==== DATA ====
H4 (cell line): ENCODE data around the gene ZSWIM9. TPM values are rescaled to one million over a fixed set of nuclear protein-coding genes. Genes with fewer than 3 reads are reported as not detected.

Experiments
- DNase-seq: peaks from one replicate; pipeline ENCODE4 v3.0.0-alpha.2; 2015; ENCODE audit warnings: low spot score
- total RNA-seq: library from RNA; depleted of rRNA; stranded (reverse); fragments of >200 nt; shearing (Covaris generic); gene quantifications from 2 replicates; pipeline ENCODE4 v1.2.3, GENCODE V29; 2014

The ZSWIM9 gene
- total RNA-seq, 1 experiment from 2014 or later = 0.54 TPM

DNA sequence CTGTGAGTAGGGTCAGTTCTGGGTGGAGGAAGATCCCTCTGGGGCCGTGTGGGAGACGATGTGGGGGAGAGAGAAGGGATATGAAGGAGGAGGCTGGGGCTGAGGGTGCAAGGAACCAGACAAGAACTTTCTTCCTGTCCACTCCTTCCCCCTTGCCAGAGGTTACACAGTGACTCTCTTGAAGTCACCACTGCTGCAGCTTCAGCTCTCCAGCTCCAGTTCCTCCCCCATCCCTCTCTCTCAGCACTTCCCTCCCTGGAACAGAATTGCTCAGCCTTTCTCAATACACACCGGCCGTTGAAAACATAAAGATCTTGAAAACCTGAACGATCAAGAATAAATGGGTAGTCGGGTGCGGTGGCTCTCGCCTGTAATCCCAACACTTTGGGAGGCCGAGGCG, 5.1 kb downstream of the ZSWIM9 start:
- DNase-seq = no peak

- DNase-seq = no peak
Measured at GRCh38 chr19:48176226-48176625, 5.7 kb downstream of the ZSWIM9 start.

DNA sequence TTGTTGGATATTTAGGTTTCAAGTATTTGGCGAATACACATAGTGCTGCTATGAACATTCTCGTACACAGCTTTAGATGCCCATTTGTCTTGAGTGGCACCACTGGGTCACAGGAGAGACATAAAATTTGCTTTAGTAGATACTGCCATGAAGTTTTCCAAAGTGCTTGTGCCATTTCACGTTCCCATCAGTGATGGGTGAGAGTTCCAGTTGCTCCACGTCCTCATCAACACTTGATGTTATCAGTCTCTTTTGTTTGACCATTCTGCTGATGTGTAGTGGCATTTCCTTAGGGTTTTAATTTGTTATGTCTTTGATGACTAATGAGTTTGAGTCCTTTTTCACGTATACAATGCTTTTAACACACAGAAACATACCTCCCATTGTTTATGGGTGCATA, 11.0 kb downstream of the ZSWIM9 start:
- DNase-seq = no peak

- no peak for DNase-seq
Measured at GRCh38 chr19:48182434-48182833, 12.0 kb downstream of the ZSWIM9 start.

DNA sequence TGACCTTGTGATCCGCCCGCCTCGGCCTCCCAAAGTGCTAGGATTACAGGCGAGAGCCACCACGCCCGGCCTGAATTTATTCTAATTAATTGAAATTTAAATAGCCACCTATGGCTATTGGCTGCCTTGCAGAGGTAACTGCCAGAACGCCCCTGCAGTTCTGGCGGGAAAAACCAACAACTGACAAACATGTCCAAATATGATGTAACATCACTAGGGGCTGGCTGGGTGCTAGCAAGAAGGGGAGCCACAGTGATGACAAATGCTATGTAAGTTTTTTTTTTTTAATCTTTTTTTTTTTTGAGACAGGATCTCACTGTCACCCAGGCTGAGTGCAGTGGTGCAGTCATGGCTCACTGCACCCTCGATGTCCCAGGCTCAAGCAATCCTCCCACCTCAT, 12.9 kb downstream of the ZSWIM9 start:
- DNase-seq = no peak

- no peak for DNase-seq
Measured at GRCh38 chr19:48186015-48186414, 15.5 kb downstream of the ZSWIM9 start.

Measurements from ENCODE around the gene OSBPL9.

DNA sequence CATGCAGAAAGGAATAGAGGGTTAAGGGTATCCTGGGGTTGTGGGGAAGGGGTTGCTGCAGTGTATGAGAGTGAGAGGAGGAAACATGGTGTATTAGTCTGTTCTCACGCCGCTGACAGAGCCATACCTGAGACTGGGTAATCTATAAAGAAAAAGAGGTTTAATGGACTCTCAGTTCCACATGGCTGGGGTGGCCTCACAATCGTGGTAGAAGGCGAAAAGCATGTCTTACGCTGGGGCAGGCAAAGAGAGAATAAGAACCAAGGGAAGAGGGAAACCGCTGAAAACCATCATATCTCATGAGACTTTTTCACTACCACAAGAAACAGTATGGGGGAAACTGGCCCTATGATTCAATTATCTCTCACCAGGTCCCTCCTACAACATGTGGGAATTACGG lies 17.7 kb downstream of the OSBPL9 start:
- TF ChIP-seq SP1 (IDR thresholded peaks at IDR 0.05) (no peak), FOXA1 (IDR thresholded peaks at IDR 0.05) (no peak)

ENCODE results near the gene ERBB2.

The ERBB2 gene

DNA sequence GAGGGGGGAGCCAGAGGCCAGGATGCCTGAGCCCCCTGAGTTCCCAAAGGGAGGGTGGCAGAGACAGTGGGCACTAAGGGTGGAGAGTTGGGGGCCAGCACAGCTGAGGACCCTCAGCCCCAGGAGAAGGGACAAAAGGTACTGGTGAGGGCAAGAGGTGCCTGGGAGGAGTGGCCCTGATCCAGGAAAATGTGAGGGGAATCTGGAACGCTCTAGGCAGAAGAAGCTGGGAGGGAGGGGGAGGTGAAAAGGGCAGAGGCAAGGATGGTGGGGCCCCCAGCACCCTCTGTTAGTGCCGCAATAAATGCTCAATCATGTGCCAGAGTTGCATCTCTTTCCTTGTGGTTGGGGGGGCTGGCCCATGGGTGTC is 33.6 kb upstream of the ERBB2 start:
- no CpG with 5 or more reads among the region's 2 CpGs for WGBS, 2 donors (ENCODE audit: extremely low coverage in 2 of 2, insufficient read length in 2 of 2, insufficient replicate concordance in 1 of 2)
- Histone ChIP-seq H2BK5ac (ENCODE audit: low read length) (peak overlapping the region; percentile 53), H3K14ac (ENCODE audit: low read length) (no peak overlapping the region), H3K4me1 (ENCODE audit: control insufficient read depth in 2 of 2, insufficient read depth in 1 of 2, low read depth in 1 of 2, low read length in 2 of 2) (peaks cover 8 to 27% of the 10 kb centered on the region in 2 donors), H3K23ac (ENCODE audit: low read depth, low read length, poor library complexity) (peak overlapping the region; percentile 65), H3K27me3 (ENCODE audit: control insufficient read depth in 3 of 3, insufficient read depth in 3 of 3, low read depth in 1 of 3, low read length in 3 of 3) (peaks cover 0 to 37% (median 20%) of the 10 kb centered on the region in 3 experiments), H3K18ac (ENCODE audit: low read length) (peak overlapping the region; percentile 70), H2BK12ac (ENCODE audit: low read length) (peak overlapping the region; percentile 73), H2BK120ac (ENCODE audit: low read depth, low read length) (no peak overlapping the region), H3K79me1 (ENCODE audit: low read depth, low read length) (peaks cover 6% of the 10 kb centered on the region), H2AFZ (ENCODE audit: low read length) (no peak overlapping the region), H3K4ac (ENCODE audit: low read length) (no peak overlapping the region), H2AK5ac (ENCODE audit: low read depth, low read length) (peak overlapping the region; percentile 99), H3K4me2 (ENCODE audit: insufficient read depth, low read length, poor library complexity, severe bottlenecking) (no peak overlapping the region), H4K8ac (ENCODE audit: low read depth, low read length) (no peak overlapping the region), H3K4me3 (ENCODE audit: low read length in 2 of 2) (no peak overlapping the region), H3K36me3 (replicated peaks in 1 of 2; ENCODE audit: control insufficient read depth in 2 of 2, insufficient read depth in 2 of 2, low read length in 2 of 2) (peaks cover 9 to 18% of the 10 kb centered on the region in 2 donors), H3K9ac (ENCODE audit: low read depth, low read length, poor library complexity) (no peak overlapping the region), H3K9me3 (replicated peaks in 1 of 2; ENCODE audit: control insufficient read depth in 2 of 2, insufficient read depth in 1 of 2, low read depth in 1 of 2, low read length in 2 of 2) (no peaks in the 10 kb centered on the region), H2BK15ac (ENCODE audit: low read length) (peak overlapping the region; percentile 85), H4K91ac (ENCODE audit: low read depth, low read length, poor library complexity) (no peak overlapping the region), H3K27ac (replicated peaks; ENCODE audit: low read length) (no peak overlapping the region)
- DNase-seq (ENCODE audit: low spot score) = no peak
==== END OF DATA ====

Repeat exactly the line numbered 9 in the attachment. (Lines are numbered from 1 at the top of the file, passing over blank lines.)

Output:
- DNase-seq = no peak